Japanese guest highlights country’s bond with Riverdale
By Sarina Trangle
Shigeyuki Hiroki, ambassador and consul general of Japan, and his staff couldn’t help but applaud last week during his visit to PS 81 when they received an unexpected welcoming in their native tongue.
The school’s librarian Nikki Grochowski, who had clearly done her homework, greeted the group with a hearty “Kangei shimasu.” Judging by the big smiles and clapping hands, the gesture was much appreciated.
Mr. Hiroki had requested the Feb. 14 visit to the Riverdale Avenue school because he knew it had educated generations of Japanese-Americans during the 1970s, 80s and 90s and he wanted to do more research on the roots of the Japanese community in New York.
While the school’s Japanese population has waned significantly over the last two decades, in the 1970s, the influx of Japanese-speaking students was so high that PS 81 needed to create a new English as a Second Language program to meet their needs.
Beginning in the 1970s, Riverdale became a prime real estate target for many Japanese companies that needed to find homes for their employees. Japanese businesses began looking elsewhere when more apartments were turned into co-ops.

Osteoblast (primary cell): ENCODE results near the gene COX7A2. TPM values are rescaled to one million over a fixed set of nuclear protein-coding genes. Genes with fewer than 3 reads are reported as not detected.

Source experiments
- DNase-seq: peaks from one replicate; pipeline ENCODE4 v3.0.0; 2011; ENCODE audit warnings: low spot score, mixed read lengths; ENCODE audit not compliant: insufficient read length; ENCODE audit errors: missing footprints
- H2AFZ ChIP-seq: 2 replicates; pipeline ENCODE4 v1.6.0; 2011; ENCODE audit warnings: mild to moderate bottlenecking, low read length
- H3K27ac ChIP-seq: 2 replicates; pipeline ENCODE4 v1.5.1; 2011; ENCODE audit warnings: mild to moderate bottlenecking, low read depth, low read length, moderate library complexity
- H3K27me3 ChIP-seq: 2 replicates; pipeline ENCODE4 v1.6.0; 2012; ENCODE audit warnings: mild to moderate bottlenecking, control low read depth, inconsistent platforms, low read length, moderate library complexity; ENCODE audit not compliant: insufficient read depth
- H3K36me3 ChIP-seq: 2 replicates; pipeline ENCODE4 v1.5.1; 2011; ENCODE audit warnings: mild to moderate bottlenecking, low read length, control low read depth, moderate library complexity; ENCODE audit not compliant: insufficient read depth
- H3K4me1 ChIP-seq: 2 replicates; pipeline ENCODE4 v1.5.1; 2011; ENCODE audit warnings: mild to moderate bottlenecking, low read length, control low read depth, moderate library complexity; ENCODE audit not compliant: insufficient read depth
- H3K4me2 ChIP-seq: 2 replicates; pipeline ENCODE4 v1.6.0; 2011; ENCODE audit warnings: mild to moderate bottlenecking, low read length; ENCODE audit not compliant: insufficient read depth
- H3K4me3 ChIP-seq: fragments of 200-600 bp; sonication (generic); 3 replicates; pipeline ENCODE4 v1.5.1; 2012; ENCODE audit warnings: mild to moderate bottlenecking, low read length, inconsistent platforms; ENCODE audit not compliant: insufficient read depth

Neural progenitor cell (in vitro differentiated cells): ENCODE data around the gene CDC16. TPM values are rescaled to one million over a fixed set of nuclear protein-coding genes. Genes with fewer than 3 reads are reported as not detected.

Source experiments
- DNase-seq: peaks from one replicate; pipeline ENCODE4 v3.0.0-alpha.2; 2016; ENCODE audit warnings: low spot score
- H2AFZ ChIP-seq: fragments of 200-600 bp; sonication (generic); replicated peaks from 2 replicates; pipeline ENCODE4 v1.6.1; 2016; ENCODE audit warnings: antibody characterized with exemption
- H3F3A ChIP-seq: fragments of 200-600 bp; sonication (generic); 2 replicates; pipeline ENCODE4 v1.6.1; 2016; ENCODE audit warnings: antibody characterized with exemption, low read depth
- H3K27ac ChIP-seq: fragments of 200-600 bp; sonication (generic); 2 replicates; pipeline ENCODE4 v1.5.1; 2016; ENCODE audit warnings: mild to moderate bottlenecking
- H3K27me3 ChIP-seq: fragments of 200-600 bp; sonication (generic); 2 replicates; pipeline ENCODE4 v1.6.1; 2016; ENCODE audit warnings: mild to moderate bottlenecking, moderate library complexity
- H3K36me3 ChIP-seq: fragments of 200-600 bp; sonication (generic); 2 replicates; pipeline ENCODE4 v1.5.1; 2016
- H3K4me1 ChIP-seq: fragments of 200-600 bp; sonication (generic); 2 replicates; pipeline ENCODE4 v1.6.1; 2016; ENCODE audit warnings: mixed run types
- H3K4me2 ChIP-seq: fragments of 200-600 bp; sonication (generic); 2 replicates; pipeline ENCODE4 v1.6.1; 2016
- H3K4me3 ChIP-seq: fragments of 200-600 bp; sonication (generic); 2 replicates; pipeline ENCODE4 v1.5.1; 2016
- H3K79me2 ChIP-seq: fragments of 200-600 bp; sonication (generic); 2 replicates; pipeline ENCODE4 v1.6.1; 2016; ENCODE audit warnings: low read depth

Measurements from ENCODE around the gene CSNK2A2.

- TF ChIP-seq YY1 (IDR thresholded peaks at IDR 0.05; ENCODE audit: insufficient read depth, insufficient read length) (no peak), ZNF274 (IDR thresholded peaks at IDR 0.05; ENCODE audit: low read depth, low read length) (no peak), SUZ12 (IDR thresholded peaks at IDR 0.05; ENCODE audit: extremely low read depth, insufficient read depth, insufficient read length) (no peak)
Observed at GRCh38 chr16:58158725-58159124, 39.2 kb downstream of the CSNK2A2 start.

One of the first, and most famous, Japanese students to go to PS 81 was Masako Owada, who became the princess of Japan when she married Crown Prince Naruhito Tsugunomiya in 1993. She attended PS 81 for at least two years in the early 1970s, according to Phyllis Tandlich, a retired PS 81 teacher.
Ms. Tandlich described Princess Owada as a model student in a Jan. 21, 1993 Riverdale Press story about the wedding.
“She was a great little student, but she understood English better than she spoke it,” Ms. Tandlich said in the article. “We had a class picture taken when she was my student … I just sent it to her to congratulate her.”
Mr. Hiroki joked of the princess, “She has a Riverdale accent.”